In this lesson I will explain my favorite picking style. It is how I am picking most of the time except when a particular style or sound is needed. This picking style is used by some of the most notable guitarists like Pat Metheny and Mike Stern, although, not necessarily 100% like I am doing but very similar. It consist of putting together different picking techniques together that will imitate horn phrasing, especially saxophone phrasing. Some of the particularities of this picking technique is the frequent uses of hammer-ons and pull-offs. Using these devices emphasis the syncopated feel that Charlie Parker is known for. Sweep picking and slides are also used to imitate saxophone phrasing. These examples are all bebop lines taken from some of my Charlie Parker transcriptions, I have rework the phrasing and notate the picking directions to demonstrate this particular picking style. The main principles we will follow for those exercises are:
- Down beats will be picked down stroke and up beats will be picked up stroke. The only exception to this rule is at the end of a sweep group of notes, where it’s possible that your picking strokes will be reverted. In this case, use the next up beat to do a pull-offs/hammer-ons/slides to come back on the right picking direction.
- Tied notes (pull-offs/hammer-ons/slides) will be played from the up beat to the down beat. This mean, most of the tied notes will start with an upstroke than (pull-offs/hammer-ons/slides) to the down beat. You will skip the down stroke, replacing it with the tied note. This will emphasise the syncopated feel of the lines.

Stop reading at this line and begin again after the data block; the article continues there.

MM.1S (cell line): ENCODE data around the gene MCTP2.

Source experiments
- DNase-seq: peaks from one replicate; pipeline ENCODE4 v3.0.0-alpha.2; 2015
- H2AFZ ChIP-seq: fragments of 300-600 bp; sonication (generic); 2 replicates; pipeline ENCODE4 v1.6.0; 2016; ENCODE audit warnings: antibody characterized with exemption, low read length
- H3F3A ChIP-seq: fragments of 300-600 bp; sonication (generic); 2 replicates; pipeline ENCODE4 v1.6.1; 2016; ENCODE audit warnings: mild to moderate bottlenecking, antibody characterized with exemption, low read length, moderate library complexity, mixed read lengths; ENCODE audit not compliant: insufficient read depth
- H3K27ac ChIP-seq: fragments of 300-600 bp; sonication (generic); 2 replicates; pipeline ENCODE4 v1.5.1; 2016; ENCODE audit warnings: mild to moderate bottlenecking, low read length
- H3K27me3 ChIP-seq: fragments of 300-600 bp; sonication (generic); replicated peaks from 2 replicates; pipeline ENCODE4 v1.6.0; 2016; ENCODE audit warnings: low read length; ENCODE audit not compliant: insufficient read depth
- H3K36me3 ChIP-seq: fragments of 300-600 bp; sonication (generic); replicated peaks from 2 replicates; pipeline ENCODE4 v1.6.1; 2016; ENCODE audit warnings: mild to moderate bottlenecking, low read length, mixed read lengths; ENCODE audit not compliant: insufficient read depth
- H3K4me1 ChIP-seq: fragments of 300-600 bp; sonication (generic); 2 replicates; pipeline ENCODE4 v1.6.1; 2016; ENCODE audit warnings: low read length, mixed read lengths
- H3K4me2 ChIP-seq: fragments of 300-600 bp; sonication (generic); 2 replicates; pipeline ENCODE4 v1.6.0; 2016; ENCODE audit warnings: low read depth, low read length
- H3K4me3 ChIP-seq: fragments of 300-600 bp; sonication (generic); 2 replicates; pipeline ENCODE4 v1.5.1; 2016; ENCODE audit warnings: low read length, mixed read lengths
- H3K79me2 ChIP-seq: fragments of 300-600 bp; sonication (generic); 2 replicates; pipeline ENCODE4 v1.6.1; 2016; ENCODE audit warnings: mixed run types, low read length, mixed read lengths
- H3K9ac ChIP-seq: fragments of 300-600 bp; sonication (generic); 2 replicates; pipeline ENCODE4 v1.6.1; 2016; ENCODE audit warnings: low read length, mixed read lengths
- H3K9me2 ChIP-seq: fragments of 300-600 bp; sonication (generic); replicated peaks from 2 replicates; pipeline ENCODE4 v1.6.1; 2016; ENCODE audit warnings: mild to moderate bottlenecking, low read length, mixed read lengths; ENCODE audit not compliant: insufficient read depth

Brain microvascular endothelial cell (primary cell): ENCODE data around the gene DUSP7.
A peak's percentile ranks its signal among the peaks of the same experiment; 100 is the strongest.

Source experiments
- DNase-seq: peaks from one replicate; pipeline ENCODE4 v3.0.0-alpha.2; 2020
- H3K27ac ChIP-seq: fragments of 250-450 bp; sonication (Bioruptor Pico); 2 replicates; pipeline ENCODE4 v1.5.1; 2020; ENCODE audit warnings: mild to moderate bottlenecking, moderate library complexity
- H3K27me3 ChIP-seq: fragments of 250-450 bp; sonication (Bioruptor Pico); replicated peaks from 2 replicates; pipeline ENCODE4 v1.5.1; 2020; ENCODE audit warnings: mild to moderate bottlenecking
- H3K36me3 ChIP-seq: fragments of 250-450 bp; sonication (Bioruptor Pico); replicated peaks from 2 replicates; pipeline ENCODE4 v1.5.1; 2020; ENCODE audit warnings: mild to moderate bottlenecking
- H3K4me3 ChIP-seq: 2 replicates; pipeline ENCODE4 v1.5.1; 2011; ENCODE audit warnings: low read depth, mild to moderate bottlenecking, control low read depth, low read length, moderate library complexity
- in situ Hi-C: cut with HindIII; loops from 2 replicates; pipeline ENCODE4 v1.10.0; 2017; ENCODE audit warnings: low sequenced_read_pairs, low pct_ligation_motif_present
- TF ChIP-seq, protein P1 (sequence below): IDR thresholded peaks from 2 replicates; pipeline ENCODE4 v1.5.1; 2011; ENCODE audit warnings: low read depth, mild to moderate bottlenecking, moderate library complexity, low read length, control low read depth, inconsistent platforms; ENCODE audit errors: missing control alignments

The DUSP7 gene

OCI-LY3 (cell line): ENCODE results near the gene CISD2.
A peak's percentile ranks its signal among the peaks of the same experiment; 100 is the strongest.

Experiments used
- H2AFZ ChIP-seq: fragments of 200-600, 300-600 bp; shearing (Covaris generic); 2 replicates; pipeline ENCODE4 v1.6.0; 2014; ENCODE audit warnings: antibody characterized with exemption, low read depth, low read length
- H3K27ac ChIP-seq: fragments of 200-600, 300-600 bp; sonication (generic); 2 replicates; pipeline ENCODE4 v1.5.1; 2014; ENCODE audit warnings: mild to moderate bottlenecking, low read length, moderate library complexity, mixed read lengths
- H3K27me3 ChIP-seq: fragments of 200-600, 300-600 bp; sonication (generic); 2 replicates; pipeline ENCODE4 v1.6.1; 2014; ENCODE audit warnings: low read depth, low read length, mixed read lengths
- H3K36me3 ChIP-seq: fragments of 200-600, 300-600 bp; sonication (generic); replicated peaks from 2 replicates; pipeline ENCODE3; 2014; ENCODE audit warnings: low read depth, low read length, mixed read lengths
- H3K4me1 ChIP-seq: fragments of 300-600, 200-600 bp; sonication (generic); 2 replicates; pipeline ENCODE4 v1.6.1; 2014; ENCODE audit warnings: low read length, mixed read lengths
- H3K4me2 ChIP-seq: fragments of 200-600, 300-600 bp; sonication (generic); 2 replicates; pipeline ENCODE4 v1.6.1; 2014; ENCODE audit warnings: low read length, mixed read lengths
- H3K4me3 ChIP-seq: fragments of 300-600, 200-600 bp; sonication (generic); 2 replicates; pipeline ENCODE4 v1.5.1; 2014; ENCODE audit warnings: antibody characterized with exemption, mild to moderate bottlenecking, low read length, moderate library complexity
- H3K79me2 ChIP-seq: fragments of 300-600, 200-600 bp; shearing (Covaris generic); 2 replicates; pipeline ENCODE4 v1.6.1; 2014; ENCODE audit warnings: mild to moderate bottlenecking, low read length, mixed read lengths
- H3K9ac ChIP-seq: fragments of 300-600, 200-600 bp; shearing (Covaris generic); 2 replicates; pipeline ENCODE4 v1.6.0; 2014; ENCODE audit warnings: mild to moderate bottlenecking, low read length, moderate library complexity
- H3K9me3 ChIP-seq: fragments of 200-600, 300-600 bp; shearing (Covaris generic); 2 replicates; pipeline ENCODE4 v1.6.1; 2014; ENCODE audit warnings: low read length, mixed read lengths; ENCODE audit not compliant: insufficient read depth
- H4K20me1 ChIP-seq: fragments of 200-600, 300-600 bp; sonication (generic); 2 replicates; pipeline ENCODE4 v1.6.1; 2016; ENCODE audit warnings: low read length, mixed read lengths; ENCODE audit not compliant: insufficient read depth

- The tied notes must not be to close one from each other to avoid compromising the ‘tightness’ of the lines. This doesn’t apply to fast bebop ‘double time’ lines where you could go full legato but I didn’t covered these kind of lines right now.
The picking written in those exercise isn’t rigid, you could easily displace some hammer-ons/pull-offs and get a similar result. Note that I have used saxophone lines to demonstrate this picking technique but those ideas can be applied to other jazz guitar lines too. This will also help you gain speed since you will be able to avoid tricky picking segment although speed is not the main focus of this lesson. To get the most out of this lesson, everyone who are interested in bebop lines should take the time to compare the lines with the chord notation.
All of these lines are taken directly from some of my Charlie Parker transcriptions. Check out my ‘Charlie Parker Transcription Collection’ for more! It contain 12 solo & head transcriptions of my favorite Charlie Parker tunes, all meticulously arranged for guitar. And more!
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